THE magnificence of the Romans in their public edifices, infinitely surpassed that of the last ages. The sole inspection of their Roads is a most convincing proof. These Roads set out from the column erected in the middle of Rome, and extended themselves to the remotest borders of this vast Empire, for the convenience and the expedition of those Legions which had subjugated so many nations. These Roads, of which some still remain, were high, broad, solid, and in several places branched out into great squares, which the subverting hand of Time seems yet to respect. Our Roads, on the contrary, are in a variety of places in so pitiful a condition, that three or four days of rain frequently interrupt the intercourse of commerce, and delay the journeys of the best equipages.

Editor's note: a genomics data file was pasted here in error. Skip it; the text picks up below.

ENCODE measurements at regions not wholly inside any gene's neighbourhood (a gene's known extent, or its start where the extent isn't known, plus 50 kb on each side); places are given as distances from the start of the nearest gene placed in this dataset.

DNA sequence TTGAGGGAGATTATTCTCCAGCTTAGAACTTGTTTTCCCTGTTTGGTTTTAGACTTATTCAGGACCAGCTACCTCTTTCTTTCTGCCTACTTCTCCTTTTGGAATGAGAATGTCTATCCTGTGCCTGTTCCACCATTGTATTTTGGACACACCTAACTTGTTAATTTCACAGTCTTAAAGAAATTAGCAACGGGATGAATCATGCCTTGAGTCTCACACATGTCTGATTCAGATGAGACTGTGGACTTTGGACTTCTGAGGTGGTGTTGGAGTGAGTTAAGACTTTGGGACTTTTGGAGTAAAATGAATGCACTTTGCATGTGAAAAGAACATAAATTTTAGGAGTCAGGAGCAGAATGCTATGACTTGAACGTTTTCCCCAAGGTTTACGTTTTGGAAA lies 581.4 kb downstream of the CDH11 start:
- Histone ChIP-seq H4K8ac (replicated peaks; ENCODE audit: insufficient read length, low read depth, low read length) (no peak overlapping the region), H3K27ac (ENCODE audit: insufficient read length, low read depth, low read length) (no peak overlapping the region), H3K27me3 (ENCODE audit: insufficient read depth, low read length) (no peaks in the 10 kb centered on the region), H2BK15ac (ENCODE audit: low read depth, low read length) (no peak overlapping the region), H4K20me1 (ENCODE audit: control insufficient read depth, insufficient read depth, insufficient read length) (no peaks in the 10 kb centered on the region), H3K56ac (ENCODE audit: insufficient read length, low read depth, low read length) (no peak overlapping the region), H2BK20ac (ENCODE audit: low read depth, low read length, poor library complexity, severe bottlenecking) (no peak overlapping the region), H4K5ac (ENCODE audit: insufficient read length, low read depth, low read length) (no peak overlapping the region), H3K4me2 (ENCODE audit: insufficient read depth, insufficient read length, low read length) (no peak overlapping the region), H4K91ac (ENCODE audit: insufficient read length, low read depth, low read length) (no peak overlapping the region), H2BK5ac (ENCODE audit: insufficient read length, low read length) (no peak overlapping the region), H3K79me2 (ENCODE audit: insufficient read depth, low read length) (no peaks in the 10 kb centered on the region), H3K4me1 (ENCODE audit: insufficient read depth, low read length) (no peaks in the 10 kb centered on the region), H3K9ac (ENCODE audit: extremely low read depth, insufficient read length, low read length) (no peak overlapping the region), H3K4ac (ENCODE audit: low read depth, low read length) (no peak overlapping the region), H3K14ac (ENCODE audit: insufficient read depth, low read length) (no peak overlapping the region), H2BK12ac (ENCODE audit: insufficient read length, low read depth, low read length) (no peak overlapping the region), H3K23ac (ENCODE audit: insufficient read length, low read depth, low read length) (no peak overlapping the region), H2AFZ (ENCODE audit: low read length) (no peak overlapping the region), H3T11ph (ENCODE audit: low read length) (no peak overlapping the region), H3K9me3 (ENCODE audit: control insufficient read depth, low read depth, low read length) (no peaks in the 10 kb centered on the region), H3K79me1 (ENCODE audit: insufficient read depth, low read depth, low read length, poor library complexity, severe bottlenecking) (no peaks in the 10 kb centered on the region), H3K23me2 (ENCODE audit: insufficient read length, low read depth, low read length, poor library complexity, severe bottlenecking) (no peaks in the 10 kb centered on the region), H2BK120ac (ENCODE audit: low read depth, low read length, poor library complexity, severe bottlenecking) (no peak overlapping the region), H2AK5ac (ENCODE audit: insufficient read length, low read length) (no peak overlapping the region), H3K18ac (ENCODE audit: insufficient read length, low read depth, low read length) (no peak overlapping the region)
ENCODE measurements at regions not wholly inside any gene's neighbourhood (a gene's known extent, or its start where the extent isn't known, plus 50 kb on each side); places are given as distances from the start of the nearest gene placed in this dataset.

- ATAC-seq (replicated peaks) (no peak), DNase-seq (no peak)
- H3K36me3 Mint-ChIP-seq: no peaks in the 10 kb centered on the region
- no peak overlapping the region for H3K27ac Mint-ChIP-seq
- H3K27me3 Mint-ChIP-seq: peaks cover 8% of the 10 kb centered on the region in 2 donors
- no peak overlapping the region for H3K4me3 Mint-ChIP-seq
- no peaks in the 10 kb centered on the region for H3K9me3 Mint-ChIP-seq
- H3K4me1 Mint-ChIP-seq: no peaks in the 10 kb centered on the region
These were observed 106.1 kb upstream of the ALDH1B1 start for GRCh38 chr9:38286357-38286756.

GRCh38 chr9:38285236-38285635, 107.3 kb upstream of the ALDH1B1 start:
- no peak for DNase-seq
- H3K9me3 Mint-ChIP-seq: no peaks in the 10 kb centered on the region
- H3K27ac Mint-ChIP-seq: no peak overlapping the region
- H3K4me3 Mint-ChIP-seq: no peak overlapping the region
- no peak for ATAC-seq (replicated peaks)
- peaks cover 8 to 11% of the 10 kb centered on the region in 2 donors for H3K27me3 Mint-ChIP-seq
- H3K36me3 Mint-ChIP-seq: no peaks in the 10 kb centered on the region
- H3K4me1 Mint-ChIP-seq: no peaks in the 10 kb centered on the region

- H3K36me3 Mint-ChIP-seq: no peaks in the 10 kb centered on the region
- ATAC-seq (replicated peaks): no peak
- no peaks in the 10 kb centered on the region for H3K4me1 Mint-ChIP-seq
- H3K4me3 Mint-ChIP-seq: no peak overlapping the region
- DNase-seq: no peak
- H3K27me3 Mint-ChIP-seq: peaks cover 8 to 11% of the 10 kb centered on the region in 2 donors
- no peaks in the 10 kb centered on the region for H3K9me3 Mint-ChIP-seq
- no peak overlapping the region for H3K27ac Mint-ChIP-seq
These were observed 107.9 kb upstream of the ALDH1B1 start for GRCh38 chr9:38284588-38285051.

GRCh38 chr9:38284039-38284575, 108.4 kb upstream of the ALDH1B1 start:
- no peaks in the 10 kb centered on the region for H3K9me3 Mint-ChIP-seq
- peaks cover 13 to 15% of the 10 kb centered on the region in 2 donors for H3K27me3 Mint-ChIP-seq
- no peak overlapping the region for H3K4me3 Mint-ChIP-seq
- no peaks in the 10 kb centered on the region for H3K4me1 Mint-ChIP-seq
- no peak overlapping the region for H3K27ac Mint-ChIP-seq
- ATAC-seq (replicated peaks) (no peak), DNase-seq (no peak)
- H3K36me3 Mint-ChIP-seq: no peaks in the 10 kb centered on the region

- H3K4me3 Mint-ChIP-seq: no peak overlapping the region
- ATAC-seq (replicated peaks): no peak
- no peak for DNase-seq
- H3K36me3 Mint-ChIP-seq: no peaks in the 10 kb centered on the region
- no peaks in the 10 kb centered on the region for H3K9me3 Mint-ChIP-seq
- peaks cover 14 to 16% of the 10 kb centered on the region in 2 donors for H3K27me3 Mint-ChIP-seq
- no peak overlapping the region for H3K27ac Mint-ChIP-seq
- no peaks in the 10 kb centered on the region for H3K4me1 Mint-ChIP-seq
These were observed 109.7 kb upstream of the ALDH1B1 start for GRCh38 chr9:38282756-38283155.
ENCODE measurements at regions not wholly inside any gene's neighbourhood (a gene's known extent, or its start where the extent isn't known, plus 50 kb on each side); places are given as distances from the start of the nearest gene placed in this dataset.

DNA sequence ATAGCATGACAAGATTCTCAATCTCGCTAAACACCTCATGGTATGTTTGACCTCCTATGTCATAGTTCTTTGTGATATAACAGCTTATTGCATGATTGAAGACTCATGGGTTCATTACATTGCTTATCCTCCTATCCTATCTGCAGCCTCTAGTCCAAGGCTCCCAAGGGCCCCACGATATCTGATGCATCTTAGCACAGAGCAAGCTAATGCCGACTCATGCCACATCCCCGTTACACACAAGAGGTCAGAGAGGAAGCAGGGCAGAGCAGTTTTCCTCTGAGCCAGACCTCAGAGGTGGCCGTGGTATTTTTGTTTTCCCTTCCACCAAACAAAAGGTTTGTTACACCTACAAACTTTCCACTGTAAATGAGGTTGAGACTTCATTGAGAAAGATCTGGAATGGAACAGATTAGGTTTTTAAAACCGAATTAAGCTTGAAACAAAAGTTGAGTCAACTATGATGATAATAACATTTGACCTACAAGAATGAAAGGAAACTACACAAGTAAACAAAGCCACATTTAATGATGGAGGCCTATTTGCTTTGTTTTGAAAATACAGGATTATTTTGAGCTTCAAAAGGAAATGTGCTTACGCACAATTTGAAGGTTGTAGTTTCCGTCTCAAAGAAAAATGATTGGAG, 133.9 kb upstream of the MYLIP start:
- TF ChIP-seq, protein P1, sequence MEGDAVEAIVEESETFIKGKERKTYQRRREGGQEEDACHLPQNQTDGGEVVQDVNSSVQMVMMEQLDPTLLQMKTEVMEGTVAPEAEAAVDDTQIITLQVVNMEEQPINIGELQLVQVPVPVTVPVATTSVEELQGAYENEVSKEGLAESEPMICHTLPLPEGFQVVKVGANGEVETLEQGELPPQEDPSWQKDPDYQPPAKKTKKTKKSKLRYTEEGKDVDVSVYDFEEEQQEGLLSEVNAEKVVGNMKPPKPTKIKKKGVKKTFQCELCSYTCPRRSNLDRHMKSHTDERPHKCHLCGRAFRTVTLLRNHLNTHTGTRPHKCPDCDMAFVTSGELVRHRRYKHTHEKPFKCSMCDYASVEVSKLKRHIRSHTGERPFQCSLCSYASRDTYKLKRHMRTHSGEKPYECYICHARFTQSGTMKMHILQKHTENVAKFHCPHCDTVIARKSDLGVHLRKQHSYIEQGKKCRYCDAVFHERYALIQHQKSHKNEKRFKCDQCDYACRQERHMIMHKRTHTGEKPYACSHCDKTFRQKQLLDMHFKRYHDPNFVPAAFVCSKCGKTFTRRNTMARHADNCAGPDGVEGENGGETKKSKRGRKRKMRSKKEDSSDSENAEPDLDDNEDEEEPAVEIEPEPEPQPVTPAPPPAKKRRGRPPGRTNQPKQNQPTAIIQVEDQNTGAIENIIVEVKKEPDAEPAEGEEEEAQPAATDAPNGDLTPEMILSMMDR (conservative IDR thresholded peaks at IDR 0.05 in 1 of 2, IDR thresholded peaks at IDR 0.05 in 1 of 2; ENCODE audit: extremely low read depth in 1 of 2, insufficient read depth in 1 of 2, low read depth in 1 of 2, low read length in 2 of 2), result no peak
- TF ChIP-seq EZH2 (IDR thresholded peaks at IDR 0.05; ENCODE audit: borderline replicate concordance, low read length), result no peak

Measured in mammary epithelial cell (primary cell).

All this is lamentably true; we need blush at the Romans possessing more magnificent Roads than ourselves: we, who emulate them in all the ruin of their luxury; besides, they never paid so much Turnpike-money as we do.